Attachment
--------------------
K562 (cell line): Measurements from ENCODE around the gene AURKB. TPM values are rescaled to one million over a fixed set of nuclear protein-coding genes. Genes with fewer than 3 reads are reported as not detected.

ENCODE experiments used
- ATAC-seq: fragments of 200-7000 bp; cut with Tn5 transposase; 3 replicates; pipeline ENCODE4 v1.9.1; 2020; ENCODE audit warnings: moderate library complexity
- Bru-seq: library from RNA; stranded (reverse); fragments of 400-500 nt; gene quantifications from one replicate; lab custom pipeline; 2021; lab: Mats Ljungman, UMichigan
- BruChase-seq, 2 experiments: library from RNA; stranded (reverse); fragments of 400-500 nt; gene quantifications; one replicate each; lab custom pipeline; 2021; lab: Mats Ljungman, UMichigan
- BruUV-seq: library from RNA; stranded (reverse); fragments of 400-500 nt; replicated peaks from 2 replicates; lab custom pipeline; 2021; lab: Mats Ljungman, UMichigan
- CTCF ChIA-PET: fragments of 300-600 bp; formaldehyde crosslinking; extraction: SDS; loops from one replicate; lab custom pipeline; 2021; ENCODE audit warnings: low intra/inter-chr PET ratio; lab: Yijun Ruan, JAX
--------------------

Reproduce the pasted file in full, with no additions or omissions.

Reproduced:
K562 (cell line): Measurements from ENCODE around the gene AURKB. TPM values are rescaled to one million over a fixed set of nuclear protein-coding genes. Genes with fewer than 3 reads are reported as not detected.

ENCODE experiments used
- ATAC-seq: fragments of 200-7000 bp; cut with Tn5 transposase; 3 replicates; pipeline ENCODE4 v1.9.1; 2020; ENCODE audit warnings: moderate library complexity
- Bru-seq: library from RNA; stranded (reverse); fragments of 400-500 nt; gene quantifications from one replicate; lab custom pipeline; 2021; lab: Mats Ljungman, UMichigan
- BruChase-seq, 2 experiments: library from RNA; stranded (reverse); fragments of 400-500 nt; gene quantifications; one replicate each; lab custom pipeline; 2021; lab: Mats Ljungman, UMichigan
- BruUV-seq: library from RNA; stranded (reverse); fragments of 400-500 nt; replicated peaks from 2 replicates; lab custom pipeline; 2021; lab: Mats Ljungman, UMichigan
- CTCF ChIA-PET: fragments of 300-600 bp; formaldehyde crosslinking; extraction: SDS; loops from one replicate; lab custom pipeline; 2021; ENCODE audit warnings: low intra/inter-chr PET ratio; lab: Yijun Ruan, JAX